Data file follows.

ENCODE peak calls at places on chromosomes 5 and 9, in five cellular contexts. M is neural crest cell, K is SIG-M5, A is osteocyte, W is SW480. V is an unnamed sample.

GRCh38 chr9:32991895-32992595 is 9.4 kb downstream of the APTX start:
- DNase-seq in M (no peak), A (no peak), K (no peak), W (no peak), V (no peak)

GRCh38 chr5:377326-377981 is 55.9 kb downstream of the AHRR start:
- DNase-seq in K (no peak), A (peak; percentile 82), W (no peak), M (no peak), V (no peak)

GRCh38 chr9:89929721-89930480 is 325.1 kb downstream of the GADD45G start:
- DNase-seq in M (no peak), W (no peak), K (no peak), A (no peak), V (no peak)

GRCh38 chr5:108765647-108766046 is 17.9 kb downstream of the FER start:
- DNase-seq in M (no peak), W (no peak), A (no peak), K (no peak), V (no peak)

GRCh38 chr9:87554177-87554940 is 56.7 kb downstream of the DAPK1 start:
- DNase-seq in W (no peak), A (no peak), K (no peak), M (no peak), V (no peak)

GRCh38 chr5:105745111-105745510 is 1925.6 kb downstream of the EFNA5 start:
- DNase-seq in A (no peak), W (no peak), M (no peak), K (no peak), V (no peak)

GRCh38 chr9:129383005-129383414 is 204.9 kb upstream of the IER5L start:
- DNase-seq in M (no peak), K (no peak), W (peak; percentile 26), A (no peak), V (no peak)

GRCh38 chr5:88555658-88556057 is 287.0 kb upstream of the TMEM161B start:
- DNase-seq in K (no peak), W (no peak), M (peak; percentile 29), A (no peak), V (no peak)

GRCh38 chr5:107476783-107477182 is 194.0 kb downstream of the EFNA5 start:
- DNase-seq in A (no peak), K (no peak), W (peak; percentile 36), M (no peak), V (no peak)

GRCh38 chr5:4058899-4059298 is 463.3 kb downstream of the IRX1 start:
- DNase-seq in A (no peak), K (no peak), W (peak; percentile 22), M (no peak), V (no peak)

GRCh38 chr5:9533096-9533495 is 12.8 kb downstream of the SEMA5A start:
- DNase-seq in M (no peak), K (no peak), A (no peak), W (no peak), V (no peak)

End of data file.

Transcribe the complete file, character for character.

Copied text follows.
ENCODE peak calls at places on chromosomes 5 and 9, in five cellular contexts. M is neural crest cell, K is SIG-M5, A is osteocyte, W is SW480. V is an unnamed sample.

GRCh38 chr9:32991895-32992595 is 9.4 kb downstream of the APTX start:
- DNase-seq in M (no peak), A (no peak), K (no peak), W (no peak), V (no peak)

GRCh38 chr5:377326-377981 is 55.9 kb downstream of the AHRR start:
- DNase-seq in K (no peak), A (peak; percentile 82), W (no peak), M (no peak), V (no peak)

GRCh38 chr9:89929721-89930480 is 325.1 kb downstream of the GADD45G start:
- DNase-seq in M (no peak), W (no peak), K (no peak), A (no peak), V (no peak)

GRCh38 chr5:108765647-108766046 is 17.9 kb downstream of the FER start:
- DNase-seq in M (no peak), W (no peak), A (no peak), K (no peak), V (no peak)

GRCh38 chr9:87554177-87554940 is 56.7 kb downstream of the DAPK1 start:
- DNase-seq in W (no peak), A (no peak), K (no peak), M (no peak), V (no peak)

GRCh38 chr5:105745111-105745510 is 1925.6 kb downstream of the EFNA5 start:
- DNase-seq in A (no peak), W (no peak), M (no peak), K (no peak), V (no peak)

GRCh38 chr9:129383005-129383414 is 204.9 kb upstream of the IER5L start:
- DNase-seq in M (no peak), K (no peak), W (peak; percentile 26), A (no peak), V (no peak)

GRCh38 chr5:88555658-88556057 is 287.0 kb upstream of the TMEM161B start:
- DNase-seq in K (no peak), W (no peak), M (peak; percentile 29), A (no peak), V (no peak)

GRCh38 chr5:107476783-107477182 is 194.0 kb downstream of the EFNA5 start:
- DNase-seq in A (no peak), K (no peak), W (peak; percentile 36), M (no peak), V (no peak)

GRCh38 chr5:4058899-4059298 is 463.3 kb downstream of the IRX1 start:
- DNase-seq in A (no peak), K (no peak), W (peak; percentile 22), M (no peak), V (no peak)

GRCh38 chr5:9533096-9533495 is 12.8 kb downstream of the SEMA5A start:
- DNase-seq in M (no peak), K (no peak), A (no peak), W (no peak), V (no peak)